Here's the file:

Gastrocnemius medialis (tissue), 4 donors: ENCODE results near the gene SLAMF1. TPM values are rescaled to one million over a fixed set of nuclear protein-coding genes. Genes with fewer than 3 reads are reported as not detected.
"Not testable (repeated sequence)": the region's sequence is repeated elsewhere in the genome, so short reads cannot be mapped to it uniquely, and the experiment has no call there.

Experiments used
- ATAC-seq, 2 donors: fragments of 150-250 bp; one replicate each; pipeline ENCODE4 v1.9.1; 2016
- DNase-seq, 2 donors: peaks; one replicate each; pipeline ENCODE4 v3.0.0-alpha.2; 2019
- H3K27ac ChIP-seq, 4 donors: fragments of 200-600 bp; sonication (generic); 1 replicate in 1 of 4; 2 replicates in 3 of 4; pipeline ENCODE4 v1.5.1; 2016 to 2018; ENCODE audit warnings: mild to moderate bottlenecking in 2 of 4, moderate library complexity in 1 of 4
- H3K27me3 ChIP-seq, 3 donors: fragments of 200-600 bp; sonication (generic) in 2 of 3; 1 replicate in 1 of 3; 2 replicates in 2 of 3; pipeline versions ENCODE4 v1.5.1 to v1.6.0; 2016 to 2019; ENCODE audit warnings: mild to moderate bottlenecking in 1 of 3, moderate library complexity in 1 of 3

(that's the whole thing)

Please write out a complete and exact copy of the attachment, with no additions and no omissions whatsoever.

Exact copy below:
Gastrocnemius medialis (tissue), 4 donors: ENCODE results near the gene SLAMF1. TPM values are rescaled to one million over a fixed set of nuclear protein-coding genes. Genes with fewer than 3 reads are reported as not detected.
"Not testable (repeated sequence)": the region's sequence is repeated elsewhere in the genome, so short reads cannot be mapped to it uniquely, and the experiment has no call there.

Experiments used
- ATAC-seq, 2 donors: fragments of 150-250 bp; one replicate each; pipeline ENCODE4 v1.9.1; 2016
- DNase-seq, 2 donors: peaks; one replicate each; pipeline ENCODE4 v3.0.0-alpha.2; 2019
- H3K27ac ChIP-seq, 4 donors: fragments of 200-600 bp; sonication (generic); 1 replicate in 1 of 4; 2 replicates in 3 of 4; pipeline ENCODE4 v1.5.1; 2016 to 2018; ENCODE audit warnings: mild to moderate bottlenecking in 2 of 4, moderate library complexity in 1 of 4
- H3K27me3 ChIP-seq, 3 donors: fragments of 200-600 bp; sonication (generic) in 2 of 3; 1 replicate in 1 of 3; 2 replicates in 2 of 3; pipeline versions ENCODE4 v1.5.1 to v1.6.0; 2016 to 2019; ENCODE audit warnings: mild to moderate bottlenecking in 1 of 3, moderate library complexity in 1 of 3